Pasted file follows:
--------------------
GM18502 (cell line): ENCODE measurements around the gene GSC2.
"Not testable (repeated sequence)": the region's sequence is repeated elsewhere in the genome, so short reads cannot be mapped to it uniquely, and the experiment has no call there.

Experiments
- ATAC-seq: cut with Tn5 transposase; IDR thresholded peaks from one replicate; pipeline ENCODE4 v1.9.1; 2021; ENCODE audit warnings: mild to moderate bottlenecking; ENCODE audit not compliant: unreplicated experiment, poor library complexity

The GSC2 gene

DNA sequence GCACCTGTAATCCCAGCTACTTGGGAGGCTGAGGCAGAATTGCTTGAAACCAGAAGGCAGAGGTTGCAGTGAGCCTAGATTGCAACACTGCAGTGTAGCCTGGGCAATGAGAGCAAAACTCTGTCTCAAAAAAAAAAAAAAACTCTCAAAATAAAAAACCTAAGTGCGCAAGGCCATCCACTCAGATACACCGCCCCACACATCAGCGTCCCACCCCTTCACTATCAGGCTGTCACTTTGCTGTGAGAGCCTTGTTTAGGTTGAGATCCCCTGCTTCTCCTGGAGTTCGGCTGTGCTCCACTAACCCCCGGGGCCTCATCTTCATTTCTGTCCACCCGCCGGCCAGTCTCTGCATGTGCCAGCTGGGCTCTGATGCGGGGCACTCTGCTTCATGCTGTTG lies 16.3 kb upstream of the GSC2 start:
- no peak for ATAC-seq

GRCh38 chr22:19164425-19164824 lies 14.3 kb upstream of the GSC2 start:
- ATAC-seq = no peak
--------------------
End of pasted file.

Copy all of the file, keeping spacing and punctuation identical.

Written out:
GM18502 (cell line): ENCODE measurements around the gene GSC2.
"Not testable (repeated sequence)": the region's sequence is repeated elsewhere in the genome, so short reads cannot be mapped to it uniquely, and the experiment has no call there.

Experiments
- ATAC-seq: cut with Tn5 transposase; IDR thresholded peaks from one replicate; pipeline ENCODE4 v1.9.1; 2021; ENCODE audit warnings: mild to moderate bottlenecking; ENCODE audit not compliant: unreplicated experiment, poor library complexity

The GSC2 gene

DNA sequence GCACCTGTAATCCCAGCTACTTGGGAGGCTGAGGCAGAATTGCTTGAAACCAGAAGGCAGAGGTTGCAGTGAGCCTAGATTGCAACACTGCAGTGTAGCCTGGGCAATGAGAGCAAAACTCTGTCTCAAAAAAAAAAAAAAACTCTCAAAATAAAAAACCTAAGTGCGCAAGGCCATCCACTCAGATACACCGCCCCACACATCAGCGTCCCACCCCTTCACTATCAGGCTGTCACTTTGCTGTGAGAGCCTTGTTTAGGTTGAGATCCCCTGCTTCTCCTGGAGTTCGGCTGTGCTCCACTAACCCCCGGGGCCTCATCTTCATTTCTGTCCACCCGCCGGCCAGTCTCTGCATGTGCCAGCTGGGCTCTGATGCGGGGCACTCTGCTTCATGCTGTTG lies 16.3 kb upstream of the GSC2 start:
- no peak for ATAC-seq

GRCh38 chr22:19164425-19164824 lies 14.3 kb upstream of the GSC2 start:
- ATAC-seq = no peak